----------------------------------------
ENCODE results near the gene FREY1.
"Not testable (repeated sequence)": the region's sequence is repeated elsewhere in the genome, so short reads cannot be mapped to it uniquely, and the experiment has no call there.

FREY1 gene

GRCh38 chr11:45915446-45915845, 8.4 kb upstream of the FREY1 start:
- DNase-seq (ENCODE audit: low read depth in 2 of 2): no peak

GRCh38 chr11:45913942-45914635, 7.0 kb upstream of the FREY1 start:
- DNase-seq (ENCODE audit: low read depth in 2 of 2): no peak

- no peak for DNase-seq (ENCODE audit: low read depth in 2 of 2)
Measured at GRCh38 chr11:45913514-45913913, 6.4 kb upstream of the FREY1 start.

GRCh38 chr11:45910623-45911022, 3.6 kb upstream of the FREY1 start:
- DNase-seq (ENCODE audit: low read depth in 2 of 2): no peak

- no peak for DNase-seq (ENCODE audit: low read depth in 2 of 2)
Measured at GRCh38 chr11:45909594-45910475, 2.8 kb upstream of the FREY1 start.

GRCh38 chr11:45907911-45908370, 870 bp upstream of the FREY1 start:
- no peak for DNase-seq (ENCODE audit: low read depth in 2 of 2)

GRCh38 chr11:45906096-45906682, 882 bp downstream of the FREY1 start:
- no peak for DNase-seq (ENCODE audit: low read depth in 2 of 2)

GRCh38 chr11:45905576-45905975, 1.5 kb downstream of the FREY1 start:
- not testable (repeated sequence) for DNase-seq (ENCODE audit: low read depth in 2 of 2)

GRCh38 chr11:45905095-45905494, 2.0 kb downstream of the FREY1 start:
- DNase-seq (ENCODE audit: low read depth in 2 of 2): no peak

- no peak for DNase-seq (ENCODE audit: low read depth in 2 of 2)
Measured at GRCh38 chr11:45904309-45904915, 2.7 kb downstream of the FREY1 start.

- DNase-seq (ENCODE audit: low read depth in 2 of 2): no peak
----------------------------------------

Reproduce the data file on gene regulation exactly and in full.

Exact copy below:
ENCODE results near the gene FREY1.
"Not testable (repeated sequence)": the region's sequence is repeated elsewhere in the genome, so short reads cannot be mapped to it uniquely, and the experiment has no call there.

FREY1 gene

GRCh38 chr11:45915446-45915845, 8.4 kb upstream of the FREY1 start:
- DNase-seq (ENCODE audit: low read depth in 2 of 2): no peak

GRCh38 chr11:45913942-45914635, 7.0 kb upstream of the FREY1 start:
- DNase-seq (ENCODE audit: low read depth in 2 of 2): no peak

- no peak for DNase-seq (ENCODE audit: low read depth in 2 of 2)
Measured at GRCh38 chr11:45913514-45913913, 6.4 kb upstream of the FREY1 start.

GRCh38 chr11:45910623-45911022, 3.6 kb upstream of the FREY1 start:
- DNase-seq (ENCODE audit: low read depth in 2 of 2): no peak

- no peak for DNase-seq (ENCODE audit: low read depth in 2 of 2)
Measured at GRCh38 chr11:45909594-45910475, 2.8 kb upstream of the FREY1 start.

GRCh38 chr11:45907911-45908370, 870 bp upstream of the FREY1 start:
- no peak for DNase-seq (ENCODE audit: low read depth in 2 of 2)

GRCh38 chr11:45906096-45906682, 882 bp downstream of the FREY1 start:
- no peak for DNase-seq (ENCODE audit: low read depth in 2 of 2)

GRCh38 chr11:45905576-45905975, 1.5 kb downstream of the FREY1 start:
- not testable (repeated sequence) for DNase-seq (ENCODE audit: low read depth in 2 of 2)

GRCh38 chr11:45905095-45905494, 2.0 kb downstream of the FREY1 start:
- DNase-seq (ENCODE audit: low read depth in 2 of 2): no peak

- no peak for DNase-seq (ENCODE audit: low read depth in 2 of 2)
Measured at GRCh38 chr11:45904309-45904915, 2.7 kb downstream of the FREY1 start.

- DNase-seq (ENCODE audit: low read depth in 2 of 2): no peak